Building a symbiotic relationship with your manager
At its best, your manager can be the most significant career ally. Surprisingly, you can forge this alliance with the manager. The key is in recognizing that an employee-manager relationship is inherently symbiotic. And you can help your manager grow as much as the other way around.
Know that your manager wants you to be successful
In healthy organizations, managers are rewarded for their employee's growth more so than their personal growth. A desire to help others is a primary criterion in assessing an individual's readiness for becoming a people manager. Conversely, a passion for grooming others' careers motivates many ICs to choose a people management career. These motives set the perfect recipe for a mutually beneficial relationship, recognizing it is powerful.
Align on what success looks like
If you are new to the job or early in your career, ask your manager what immediate outcomes he expects from you. This could mean launching a priority feature/product, achieving a specific metric, or driving clarity on a particular problem. Craft a 3-6 months plan with outcomes for the product, team, and yourself and ask for feedback.
Once you determine these targets, list tactics to get there. You can granularize the tasks depending on the time horizon and the magnitude of these outcomes. For example, if your goal is to determine a product-market fit for your product area, the activities could be five customer conversations, running ten experiments, or building a POC. But if it's launching the next iteration of an existing product, it would mean defining metrics and a launch plan. As it's called at Microsoft, these core priorities form the basis for your future interaction with your manager and the criteria for your following performance review.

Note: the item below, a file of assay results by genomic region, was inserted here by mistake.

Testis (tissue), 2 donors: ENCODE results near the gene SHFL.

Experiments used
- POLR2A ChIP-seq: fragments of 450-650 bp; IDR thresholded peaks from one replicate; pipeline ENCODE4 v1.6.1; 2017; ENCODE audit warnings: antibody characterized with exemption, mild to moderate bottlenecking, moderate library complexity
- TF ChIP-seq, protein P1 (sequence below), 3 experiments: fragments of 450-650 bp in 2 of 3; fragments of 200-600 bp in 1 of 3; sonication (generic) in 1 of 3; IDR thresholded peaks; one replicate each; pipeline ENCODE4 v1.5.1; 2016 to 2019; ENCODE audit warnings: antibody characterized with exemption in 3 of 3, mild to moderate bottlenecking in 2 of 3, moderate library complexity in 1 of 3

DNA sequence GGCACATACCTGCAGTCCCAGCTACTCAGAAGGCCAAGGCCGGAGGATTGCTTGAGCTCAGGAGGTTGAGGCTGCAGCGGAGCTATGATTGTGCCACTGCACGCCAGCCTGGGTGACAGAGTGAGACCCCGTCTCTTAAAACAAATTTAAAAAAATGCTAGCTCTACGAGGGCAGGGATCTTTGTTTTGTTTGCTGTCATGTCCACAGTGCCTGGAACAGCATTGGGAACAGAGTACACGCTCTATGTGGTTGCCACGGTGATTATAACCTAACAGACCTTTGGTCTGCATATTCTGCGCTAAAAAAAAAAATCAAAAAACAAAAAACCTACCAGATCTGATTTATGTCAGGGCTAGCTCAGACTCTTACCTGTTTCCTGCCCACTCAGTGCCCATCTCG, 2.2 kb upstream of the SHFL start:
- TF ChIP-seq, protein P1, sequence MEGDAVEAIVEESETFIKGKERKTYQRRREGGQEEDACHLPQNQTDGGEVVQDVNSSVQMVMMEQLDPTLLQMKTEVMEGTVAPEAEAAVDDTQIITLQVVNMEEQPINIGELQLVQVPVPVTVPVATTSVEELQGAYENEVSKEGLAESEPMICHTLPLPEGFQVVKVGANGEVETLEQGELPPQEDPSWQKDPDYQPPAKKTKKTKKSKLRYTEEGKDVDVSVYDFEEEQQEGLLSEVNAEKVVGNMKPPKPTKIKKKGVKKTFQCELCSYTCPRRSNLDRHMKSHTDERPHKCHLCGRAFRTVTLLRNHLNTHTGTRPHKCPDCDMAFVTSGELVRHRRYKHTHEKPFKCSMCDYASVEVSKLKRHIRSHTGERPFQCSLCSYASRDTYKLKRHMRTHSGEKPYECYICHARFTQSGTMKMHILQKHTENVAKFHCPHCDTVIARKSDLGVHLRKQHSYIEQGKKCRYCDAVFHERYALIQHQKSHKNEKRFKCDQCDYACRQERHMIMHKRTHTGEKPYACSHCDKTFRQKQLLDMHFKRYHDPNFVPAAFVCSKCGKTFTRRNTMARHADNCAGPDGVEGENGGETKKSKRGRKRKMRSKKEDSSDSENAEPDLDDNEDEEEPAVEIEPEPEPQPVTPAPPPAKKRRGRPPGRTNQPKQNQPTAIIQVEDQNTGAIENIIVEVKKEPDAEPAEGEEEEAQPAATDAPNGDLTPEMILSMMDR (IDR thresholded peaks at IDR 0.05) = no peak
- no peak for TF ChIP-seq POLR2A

Make the most out of your 1:1s
Treat 1:1 as the most sacred meeting of your week. If you don't have recurring 1:1s, set it up. Then, hold yourself and your manager accountable to follow the cadence. Use this meeting for goal setting, alignment, coaching, and guidance rather than status updates. I often send a summary before the 1:1, so we are on the same page early on and use the meeting for a meaningful conversation.
The weekly sessions are when you should seek feedback and identify potential red flags, so you have enough opportunity to understand and act on them. If you hear critical feedback during your performance review, you both waited too long.
1:1 is a great time to understand your manager's priorities and how you can help her. She might be undergoing a re-org, growing pains, or need help recruiting. Knowing what's on her mind can help you determine when to ask for something and offer support instead.
Managers need feedback from their employees as much as they do need from their employees. If the trust level has yet to mature, identify and share her strengths when appropriate. When you observe something extraordinary, share it with her manager (your skip). Managers deserve to be appreciated just like any other person, as mentioned by Dave Anderson in his post Take on a secret challenge to get your manager promoted.